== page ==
Seasonal affective disorder, also known as winter depression or SAD, is a form of depression that is often triggered by shorter days, cold weather, and lack of sunshine or natural light. Seasonal affective disorder can be quite serious and if so, should be treated by a doctor. However, for those who are suffering from a milder version of it, there are some concrete steps that can be taken to feel better even though the weather hasn't changed.
- Get evaluated for depression. First of all, if you are suffering from depression, don't wait. See a doctor immediately. He or she may prescribe antidepressants - even just for the winter season. Depression can be paralyzing and is not something to be taken lightly!
- Try light therapy. Light boxes are full spectrum lamps that can mimic the effects of sunshine. Often, people suffering from SAD find that just 30-60 minutes a day in front of their light box makes them feel much better. You do not need a prescription to buy a light box, and many companies are now selling full spectrum light bulbs for your regular light fixtures as well!
- Take St. John's Wort. Always talk to a doctor or pharmacist before taking herbal supplements, as they can interact with other medications. However, if you get the go-ahead, St. John's Wort - available in tea and capsules - might help raise your mood.
- Take Vitamin D. Vitamin D is produced by our bodies when we are in the sun. During the winter, vitamin D levels in our bodies drop, which may contribute to seasonal affective disorder. Be careful not to take more than 2,000 IU of vitamin D per day.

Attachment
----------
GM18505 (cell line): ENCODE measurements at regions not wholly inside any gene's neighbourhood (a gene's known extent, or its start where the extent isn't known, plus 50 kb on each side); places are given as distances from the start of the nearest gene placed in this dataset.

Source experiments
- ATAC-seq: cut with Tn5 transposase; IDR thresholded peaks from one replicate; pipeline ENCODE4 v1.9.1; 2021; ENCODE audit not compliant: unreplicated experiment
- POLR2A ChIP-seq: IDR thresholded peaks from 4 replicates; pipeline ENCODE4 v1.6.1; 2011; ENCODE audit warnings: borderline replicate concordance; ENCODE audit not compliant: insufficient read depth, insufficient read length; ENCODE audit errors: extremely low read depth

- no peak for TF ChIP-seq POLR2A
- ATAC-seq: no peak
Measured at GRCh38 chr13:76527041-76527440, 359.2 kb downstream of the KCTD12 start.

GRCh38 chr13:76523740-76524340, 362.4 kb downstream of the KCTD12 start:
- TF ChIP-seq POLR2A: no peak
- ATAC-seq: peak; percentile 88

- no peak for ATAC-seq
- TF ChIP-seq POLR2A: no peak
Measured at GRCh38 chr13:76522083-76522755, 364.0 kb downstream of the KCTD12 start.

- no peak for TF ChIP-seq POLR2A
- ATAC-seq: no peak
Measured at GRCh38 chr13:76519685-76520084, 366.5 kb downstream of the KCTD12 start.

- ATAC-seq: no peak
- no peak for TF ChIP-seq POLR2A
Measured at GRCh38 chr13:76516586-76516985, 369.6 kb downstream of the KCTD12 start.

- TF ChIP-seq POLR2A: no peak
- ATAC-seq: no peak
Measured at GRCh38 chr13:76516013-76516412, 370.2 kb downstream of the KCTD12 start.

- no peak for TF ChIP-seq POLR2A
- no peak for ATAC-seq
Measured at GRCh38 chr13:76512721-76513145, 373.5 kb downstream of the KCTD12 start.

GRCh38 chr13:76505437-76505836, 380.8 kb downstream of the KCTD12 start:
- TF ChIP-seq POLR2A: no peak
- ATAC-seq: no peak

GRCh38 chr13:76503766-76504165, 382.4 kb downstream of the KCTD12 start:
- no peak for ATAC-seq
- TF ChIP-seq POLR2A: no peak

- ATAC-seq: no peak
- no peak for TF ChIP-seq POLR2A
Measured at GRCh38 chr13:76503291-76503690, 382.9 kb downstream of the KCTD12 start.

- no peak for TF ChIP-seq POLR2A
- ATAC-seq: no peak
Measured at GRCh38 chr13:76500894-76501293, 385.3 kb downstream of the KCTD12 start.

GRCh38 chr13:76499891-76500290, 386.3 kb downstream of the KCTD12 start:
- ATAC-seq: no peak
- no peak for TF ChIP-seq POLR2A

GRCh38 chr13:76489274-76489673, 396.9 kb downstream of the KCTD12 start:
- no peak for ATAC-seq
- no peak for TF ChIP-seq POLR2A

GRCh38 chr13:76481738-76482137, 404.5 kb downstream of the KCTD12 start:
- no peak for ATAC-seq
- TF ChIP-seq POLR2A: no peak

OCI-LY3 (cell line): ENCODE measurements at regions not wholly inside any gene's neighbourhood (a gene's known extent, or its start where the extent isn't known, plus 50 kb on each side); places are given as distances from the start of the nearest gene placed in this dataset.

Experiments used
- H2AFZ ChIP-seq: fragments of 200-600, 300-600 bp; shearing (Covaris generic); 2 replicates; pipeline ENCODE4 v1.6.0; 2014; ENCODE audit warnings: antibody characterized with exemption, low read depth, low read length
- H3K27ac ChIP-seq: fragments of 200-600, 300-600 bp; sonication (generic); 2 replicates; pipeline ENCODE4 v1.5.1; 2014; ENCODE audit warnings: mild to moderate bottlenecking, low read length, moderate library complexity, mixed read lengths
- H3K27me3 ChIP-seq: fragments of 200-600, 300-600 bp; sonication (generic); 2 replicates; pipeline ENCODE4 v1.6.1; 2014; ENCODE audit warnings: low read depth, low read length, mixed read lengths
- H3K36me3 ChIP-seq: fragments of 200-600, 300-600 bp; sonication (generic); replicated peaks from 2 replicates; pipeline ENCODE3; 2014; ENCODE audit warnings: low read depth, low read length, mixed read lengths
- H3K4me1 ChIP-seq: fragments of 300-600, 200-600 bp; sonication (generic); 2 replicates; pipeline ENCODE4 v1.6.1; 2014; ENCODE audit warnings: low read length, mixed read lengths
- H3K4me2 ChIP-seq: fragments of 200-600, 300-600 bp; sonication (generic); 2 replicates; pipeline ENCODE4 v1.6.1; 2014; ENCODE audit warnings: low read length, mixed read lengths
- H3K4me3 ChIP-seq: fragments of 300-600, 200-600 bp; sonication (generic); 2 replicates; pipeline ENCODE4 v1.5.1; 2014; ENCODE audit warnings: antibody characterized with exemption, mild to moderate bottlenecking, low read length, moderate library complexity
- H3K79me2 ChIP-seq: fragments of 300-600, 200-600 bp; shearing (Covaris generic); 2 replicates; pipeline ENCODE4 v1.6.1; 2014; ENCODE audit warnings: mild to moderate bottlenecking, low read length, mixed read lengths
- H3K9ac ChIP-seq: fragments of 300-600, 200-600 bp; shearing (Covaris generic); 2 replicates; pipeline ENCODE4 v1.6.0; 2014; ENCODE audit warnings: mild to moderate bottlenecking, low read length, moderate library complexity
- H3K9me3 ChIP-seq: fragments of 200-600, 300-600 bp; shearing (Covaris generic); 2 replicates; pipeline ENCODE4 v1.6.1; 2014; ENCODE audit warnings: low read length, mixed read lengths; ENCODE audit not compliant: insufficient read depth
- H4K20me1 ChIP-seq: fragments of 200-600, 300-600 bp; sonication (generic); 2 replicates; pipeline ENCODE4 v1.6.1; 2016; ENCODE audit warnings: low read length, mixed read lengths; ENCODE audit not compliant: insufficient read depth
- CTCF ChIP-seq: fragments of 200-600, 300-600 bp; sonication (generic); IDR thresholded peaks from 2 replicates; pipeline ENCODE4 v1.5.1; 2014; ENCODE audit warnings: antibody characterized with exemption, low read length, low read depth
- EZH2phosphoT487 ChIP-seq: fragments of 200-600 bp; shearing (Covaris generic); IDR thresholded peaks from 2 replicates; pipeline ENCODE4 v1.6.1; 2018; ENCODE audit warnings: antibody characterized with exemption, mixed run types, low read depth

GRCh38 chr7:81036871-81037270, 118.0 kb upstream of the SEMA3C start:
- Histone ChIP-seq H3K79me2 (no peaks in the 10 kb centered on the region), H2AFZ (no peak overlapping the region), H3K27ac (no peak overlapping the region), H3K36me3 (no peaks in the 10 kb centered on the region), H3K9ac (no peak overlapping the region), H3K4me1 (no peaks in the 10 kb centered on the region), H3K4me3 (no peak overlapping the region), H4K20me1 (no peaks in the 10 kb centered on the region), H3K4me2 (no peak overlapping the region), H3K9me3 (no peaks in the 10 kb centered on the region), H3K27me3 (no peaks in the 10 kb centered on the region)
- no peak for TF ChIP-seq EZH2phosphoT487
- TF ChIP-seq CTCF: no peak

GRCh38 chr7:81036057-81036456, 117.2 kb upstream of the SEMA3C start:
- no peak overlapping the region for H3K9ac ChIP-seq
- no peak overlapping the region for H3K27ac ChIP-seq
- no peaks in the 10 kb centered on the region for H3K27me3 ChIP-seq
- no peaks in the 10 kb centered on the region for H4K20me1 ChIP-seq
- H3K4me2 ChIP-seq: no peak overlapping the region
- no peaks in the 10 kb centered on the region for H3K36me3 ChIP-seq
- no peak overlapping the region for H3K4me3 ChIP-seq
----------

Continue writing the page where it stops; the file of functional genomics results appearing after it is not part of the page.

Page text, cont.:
- Practice yoga. It is not fully understood, but for some reason, yoga seems to help many people stabilize their mood in the winter. Going to a regular yoga class or practicing yoga at home might help you deal with SAD.
- Get outside during daylight hours. Even if it is cold and overcast, some natural light is better than none. It can be difficult to get any natural light during the winter, because the days are so short, but it is important in dealing with seasonal affective disorder. Even a quick walk during your lunch break at work can help lift your mood.
- Get moving! Exercise has been found to help most forms of mild depression. It can be difficult to begin an excercise program if you are dealing with seasonal affective disorder, so don't be afraid to ask for help.
- Talk. As with any form of depression, even mild depression, you need emotional support if you are dealing with SAD. A therapist may be helpful, but close friends can also help just by being around.
It is very common to have a depressed mood to some extent during the winter. However, if you find that seasonal affective disorder is interfering with work or school, or your personal relationships, or if you are not able to get out of bed or feel like harming yourself, get professional help immediately.